"While real penquins porpoised beside the boat, huge icebergs floated by, with bases of pale blue and sides of mint green. In the ship's glassed-in observation deck, people sat in armchairs at the window, some dozing. One man held out his pinky and first finger as if giving someone the evil eye, but he was measuring an iceberg.Deception Island, though distant, looked close and clear in the sterile air. A crib of ice holding a soft blue wash in its palms drifted close to the ship. Across the strait, ice calved off a glacier with a loud explosive crumble. Pastel icebergs roamed around us, some tens of thousands of years old. Great pressure can push the air bubbles out of the ice and compact it. Free of air bubbles, it reflects light differently, as blue. The waters shivered with the gooseflesh of small ice shards. Some icebergs glowed like dull peppermint in the sun—impurities trapped in the ice (phytoplankton and algae) tinted them green. Ethereal snow petrels flew around the peaks of the icebergs, while the sun shown through their translucent wings. White, silent, the birds seemed to be like pieces of ice flying with purpose and grace. As they passed in front of an ice floe, they became invisible. Glare transformed the landscape with such force that it seemed like a pure color." (A Natural History of the Senses, pages 234-235)Ackerman writes visually and coincidentally this excerpt is on her chapter on vision. See is a writer who "sees" what is around her and remembers her surroundings in vivid detail. Notice how much you learned in this short passage so beautifully written. As you photograph, you too, will see more detail than you have before. Really looking at what is around you will make you both a better photographer and writer.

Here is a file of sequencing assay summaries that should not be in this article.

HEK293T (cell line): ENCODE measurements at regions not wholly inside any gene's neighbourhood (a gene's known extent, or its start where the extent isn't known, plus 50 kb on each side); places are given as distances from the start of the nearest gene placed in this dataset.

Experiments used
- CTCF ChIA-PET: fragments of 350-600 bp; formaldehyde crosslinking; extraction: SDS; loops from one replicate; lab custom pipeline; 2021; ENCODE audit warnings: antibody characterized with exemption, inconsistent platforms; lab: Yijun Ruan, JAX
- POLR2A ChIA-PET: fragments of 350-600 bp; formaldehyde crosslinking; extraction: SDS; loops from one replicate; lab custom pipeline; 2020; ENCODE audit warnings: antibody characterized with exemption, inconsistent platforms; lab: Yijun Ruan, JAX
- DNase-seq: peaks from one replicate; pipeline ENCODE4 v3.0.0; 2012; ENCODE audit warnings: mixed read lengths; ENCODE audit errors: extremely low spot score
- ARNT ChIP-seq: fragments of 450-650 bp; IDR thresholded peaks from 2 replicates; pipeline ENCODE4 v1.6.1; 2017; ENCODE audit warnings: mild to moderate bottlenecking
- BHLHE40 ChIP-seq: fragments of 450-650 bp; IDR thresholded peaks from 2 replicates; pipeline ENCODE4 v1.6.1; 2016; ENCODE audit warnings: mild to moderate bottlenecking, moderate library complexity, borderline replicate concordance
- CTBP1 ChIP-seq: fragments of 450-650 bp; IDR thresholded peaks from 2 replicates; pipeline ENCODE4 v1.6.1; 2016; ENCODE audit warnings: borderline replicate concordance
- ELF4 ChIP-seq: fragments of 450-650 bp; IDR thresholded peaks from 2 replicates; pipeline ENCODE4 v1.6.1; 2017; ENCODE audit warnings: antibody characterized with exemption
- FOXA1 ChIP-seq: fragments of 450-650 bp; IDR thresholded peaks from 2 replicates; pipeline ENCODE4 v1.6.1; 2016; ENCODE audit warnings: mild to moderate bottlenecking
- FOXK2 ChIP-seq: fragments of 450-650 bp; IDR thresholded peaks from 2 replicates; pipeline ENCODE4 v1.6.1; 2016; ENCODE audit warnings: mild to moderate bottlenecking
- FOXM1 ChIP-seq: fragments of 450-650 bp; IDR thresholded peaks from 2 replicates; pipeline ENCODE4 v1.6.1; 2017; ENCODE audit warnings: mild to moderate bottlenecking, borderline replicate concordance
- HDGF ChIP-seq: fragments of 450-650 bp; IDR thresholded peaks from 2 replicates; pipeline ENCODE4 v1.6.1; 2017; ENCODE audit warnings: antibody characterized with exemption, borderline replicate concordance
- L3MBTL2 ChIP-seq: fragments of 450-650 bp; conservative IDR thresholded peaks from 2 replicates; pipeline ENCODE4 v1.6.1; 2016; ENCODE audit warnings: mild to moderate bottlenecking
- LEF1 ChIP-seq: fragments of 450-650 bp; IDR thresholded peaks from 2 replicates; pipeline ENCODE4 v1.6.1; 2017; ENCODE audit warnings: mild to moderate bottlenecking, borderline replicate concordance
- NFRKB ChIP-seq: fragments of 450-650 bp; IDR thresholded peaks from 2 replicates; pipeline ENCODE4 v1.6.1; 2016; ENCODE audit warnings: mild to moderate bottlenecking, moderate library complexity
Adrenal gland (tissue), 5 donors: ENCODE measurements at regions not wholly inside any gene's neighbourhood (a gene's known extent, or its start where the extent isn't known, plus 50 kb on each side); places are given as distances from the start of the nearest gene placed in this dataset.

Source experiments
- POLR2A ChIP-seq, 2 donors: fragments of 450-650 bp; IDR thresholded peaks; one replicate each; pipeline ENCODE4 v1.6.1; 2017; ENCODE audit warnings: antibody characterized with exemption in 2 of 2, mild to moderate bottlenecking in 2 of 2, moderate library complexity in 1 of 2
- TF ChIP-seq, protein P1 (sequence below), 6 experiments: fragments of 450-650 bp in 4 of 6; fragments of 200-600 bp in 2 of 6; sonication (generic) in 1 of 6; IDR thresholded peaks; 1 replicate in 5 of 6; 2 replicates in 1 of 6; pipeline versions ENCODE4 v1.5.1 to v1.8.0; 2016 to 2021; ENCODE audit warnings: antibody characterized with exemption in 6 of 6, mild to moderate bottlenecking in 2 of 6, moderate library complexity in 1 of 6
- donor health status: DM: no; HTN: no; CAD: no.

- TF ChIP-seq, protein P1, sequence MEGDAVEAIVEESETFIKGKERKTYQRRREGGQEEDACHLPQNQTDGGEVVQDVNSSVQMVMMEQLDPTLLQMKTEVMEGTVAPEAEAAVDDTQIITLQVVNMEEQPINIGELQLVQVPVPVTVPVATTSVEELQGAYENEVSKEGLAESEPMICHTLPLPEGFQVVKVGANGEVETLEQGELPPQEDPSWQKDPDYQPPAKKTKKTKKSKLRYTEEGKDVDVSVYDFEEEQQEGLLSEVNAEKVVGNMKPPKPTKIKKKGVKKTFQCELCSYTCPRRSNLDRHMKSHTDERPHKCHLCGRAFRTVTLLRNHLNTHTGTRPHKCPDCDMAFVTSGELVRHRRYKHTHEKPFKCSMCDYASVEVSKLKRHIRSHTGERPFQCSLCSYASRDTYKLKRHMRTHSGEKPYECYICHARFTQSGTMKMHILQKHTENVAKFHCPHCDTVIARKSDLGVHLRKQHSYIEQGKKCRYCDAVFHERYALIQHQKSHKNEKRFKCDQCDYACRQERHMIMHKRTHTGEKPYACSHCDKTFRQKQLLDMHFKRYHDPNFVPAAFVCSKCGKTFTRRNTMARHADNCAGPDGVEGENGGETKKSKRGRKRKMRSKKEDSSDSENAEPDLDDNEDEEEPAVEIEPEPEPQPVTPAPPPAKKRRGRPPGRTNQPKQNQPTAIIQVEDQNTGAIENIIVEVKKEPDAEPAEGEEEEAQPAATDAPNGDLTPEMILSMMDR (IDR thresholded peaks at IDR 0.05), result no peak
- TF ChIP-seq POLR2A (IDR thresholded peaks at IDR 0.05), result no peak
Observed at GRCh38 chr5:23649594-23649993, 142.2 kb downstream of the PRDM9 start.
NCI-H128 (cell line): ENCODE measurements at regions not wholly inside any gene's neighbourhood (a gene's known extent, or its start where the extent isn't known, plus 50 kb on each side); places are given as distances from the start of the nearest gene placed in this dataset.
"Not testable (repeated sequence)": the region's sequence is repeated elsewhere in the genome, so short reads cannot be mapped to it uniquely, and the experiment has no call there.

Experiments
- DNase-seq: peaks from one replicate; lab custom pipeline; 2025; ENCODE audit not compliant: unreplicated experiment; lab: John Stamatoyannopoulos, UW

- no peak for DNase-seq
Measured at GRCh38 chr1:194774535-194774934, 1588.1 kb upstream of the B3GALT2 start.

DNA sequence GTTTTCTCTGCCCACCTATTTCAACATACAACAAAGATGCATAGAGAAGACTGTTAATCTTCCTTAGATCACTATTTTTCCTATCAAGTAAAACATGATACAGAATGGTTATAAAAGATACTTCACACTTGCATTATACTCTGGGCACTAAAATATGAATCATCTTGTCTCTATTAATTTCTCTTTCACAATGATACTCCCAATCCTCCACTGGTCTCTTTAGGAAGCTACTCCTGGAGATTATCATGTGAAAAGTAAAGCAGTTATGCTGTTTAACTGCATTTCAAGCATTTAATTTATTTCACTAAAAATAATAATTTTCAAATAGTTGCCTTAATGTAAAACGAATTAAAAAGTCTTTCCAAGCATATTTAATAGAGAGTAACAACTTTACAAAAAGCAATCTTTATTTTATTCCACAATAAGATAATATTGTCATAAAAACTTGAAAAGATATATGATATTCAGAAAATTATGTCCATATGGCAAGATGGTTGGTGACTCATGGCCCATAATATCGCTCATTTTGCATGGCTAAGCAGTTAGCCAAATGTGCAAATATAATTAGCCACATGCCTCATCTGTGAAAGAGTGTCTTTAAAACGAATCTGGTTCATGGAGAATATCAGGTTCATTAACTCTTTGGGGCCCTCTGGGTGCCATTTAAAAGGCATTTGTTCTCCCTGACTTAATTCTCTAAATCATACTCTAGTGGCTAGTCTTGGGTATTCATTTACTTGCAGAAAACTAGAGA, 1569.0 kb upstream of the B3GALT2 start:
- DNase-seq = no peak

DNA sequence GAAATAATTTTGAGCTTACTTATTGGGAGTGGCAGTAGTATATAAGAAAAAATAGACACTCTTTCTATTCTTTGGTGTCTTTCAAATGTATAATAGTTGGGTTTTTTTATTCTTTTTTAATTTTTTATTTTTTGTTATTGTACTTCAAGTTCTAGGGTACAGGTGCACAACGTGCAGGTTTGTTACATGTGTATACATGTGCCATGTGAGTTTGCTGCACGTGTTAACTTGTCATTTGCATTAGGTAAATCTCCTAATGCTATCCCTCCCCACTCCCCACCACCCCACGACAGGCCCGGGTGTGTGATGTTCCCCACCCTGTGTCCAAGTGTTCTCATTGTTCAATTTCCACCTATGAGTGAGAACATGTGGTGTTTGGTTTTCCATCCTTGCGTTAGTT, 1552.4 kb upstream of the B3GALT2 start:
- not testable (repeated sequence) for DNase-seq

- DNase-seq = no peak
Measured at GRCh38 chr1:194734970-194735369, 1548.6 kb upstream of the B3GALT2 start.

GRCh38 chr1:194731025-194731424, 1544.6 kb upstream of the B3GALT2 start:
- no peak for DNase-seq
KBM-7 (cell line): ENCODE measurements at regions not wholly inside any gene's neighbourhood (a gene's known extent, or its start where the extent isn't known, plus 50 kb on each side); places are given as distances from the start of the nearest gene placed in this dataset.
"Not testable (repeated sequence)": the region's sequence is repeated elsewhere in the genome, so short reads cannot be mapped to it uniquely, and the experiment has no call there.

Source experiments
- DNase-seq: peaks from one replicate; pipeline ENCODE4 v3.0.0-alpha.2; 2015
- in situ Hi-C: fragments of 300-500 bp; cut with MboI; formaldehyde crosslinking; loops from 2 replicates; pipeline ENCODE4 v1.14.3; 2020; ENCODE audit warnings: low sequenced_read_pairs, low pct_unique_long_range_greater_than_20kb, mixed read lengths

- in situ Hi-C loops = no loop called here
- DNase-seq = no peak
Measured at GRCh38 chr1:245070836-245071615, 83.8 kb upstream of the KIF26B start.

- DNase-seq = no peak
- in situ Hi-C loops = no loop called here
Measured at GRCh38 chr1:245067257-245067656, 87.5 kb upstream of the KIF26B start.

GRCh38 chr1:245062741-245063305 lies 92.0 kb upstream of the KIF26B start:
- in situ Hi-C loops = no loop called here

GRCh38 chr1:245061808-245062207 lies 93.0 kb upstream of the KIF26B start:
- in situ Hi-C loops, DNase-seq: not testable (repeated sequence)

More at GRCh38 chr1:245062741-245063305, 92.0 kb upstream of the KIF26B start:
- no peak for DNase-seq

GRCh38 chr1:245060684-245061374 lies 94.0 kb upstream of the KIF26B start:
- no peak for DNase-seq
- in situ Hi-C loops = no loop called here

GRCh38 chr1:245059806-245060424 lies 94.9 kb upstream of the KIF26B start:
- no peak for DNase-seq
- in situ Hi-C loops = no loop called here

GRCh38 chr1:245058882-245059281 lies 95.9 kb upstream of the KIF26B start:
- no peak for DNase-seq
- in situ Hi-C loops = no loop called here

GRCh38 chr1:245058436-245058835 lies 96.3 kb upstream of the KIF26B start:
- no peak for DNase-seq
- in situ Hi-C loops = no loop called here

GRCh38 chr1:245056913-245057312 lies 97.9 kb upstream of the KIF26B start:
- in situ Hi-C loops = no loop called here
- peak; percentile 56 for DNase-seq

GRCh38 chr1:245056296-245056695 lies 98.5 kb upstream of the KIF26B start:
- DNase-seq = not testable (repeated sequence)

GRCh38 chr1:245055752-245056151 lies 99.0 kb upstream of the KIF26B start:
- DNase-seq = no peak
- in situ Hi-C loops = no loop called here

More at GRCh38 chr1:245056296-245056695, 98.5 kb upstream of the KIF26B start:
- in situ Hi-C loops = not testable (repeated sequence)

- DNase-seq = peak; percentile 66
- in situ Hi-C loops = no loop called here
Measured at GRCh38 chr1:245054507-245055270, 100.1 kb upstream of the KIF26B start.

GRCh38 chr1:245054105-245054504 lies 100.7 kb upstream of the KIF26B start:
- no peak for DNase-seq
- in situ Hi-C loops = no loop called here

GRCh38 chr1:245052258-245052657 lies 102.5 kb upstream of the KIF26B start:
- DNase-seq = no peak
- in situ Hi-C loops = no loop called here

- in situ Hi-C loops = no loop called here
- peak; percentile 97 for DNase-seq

(Introduction to the Visual Communication course that I taught for 38 years at the University of Minnesota and Indiana University.) What is visual journalism? It is the marriage of word, pictures and sound. Every journalist or public relations practitioner should be able to practice visual journalism. The job market demands that you are one. What skills do you need to be one? An accomplished writer and image-maker has the ultimate flexibility in telling a story with the greatest impact. When motion is an important element in conveying information to your audience, you will choose video. When emotion in the voice is important, you may choose still pictures with a soundtrack (Soundslides). You may well use words and pictures in print and a video or Soundslides on the web. Students historically have entered the journalism programs with a preference for what they want to do in their careers. Those intended careers have had a presumed skill set, and, to a certain extent continue to do so. But, the silos that separated journalists who produced in words from journalists who produced in images and sound are falling. If you want more than anything to write, you will concentrate on crafting precise, compelling, grammatically correct sentences using AP style. If you want the body of your work in journalism to be visual, you need to master capturing the moments that move people emotionally, that help explain situations that are difficult to describe in words, or that preserve history. Students who enter the School of Journalism today must recognize that the communications world today requires you to acquire—and polish—as many skills as possible to be competitive. Aspiring writers have to be able to produce photojournalism, video story telling and multimedia presentations. Photographers have to be able to gather information and present that information in words. You may not excel in areas all skills, but you have to be professionally competent in all. The job market now will tolerate no less. The most important aspect of communication—knowing how to report a good story—is the same regardless of the technology you plan to use to tell that story. You must know how to sell story ideas to editors. Don’t wait to be told what to do. Create your own assignments. Journalists with ideas become indispensable. Those who wait to be told what to do will join the ranks of the unemployed. Technology enables you to produce the story for the appropriate distribution channel. But, technology cannot make the decisions. Without your brain, technology cannot produce a good story. Too often, journalism majors are naïve about what is going on in the university, city, nation and world. If you do not read, you have no chance of succeeding in this field. I might add you will also have little chance of succeeding in most other fields as well. Reading is the beginning of the process. Next you have to think about what you have read. What questions were raised but not answered? What are the really important unexplored questions? These become story ideas for journalism classes. They become term paper topics in other university classes. An informed person will have no end of ideas to explore. This course continues your exploration of verbal and visual communication skills leading to a major portfolio piece. Writing improves with practice in writing. Story-telling in images gets better by shooting. This is one reason the School of Journalism now requires students to have their own cameras. You need it with you at all times so that when you see a visual story, you can capture it. Your camera will help you “see” details that are so important for a compelling story. This course will help you “see” where you formerly only “looked.” Seeing is a process of taking in, and remembering, both macro and micro detail in a scene. You become aware of how a person is dressed, whether perfume is present and what scent, whether the man was clean-shaven. whether the hair is wind-blown, etc. Diane Ackerman is a writer who writes “visually.” See if you don’t have a picture in your mind when reading this passage from “A Natural History of the Senses.”